Your dog may have been diagnosed with ‘IVDD’ if they have back or neck pain with or without difficulty walking. Severely-affected dogs may be unable to walk at all. Treatment is surgical or non-surgical.
Above: Difficulty walking due to IVDD. Walter is crossing his hind legs over as he steps. (Thanks to Rachel Williams for this photo)
Just like people, dogs have discs between the bony vertebrae of their spine. Disc herniation or IVDH (Intervertebral Disc Herniation) involves part of the disc moving away from its correct position. This can be a:
- disc ‘extrusion’ (sometimes also called Hanson Type 1 herniation). This is sometimes thought of as a ‘slipped disc’, but that is misleading, The disc itself doesn’t move. Instead, think of it as a ‘ruptured disc’. The centre of the disc explodes outwards through the disc’s outer fibres. Disc debris then presses against the spinal cord or nerve roots. Pain and other signs start quite suddenly.
- disc ‘protrusion’, in which the centre of the disc shifts outward more gradually, causing the outer layer of the disc to bulge slightly.
Extrusion and protrusion can cause the disc to put pressure onto the spinal cord and nearby nerve roots. This causes the neurological signs (e.g. weak or paralysed legs, changes in skin sensation) and contributes to the pain. In severe cases of extrusion, the centre of the disc may explode out and hit the spinal cord so suddenly that this section of the cord is left concussed (damaged after being knocked), contused (bruised), or oedematous (US=edematous, meaning swollen with fluid).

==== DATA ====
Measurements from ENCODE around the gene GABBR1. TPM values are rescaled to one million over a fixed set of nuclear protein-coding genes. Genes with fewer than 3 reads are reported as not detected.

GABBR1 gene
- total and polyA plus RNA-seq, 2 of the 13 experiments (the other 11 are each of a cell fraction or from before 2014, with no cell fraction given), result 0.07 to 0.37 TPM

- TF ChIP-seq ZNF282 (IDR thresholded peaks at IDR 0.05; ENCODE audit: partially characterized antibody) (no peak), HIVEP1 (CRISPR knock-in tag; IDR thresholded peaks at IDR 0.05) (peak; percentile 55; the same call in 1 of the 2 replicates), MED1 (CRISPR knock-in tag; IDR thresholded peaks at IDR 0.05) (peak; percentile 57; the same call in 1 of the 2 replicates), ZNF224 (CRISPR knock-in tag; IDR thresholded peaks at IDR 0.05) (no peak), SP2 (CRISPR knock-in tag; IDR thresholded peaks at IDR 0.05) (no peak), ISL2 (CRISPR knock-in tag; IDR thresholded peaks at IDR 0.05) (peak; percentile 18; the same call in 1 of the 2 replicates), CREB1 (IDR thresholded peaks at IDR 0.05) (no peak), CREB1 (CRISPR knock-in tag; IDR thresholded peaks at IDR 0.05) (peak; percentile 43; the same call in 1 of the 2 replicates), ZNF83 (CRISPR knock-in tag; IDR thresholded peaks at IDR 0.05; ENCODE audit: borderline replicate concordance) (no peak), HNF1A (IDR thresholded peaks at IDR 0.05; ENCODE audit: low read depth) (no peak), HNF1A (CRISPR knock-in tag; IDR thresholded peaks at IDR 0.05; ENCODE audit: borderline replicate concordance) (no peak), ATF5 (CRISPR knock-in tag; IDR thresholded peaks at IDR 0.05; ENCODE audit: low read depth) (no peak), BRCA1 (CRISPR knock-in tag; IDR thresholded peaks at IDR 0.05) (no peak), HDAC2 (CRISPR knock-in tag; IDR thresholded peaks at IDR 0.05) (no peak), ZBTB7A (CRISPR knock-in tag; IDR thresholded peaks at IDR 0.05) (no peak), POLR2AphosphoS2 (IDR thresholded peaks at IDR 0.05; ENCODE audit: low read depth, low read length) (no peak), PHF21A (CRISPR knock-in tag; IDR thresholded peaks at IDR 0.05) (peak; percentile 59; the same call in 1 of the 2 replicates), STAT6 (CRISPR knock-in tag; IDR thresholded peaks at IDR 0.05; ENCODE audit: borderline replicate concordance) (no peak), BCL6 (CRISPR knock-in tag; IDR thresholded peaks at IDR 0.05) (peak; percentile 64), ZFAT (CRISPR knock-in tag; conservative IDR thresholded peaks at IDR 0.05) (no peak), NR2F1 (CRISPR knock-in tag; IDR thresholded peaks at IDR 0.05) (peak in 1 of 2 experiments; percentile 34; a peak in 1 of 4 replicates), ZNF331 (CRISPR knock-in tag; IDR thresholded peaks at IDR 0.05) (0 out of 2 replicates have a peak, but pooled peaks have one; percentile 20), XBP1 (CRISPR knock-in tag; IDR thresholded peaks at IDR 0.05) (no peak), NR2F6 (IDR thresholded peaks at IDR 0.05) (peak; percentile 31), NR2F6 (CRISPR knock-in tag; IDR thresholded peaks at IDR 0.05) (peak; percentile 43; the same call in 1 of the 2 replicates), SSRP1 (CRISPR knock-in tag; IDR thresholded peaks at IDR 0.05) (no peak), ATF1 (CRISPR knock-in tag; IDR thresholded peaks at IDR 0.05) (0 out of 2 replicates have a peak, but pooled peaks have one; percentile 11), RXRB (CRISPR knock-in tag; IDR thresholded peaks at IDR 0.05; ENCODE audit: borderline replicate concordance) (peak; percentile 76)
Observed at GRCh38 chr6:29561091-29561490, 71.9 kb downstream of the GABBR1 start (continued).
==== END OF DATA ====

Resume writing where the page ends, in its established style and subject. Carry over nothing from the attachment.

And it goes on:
Above: an MRI scan of a dog’s spine. The spinal cord is the long structure marked by an asterisk. The disc extrusion is marked by a white arrowhead. In this case the disc extrusion is squashing or compressing the spinal cord. Many thanks to Canada West Veterinary Specialists for the use of this image.
Some breeds of dog are ‘chondrodystrophic’, e.g. the dachshund, beagle, Pekingese, French bulldog, miniature schnauzer and cavalier King Charles spaniel. This means that their cartilage develops differently to that of other dogs. In these chondrodystrophic dogs, discs degenerate while the dog is still young, i.e. the centres of the discs harden and may calcify. This hardening of the discs doesn’t itself cause the dog any pain or clinical signs but can eventually cause the disc to herniate. These breeds of dog have increased chances of getting disc extrusion, though protrusion may also occur.
Breeds of dog that are not chondrodystrophic tend to get a disc protrusion (Hanson Type 2 herniation) rather than disc extrusion (Hanson Type 1 herniation). These dogs, e.g. Labradors and German Shepherd dogs, tend to get the problem later in life once discs have degenerated over some years.
Signs of IVDD
IVDD is a painful condition. Dogs with a mild (grade 1) version of the condition are able to walk normally, but may show one or more signs of pain as listed below.
SIGNS OF PAIN REPORTED IN IVDD-AFFECTED DACHSHUNDS
Reluctance to walk, jump up or stand upright on hind legs
Crying or flinching when touched
Trembling, shaking and/or panting
Crying or yelping when picked up
Refusal to go down a small step or kerb
Change of mood or temperament
‘Swollen’or hard abdomen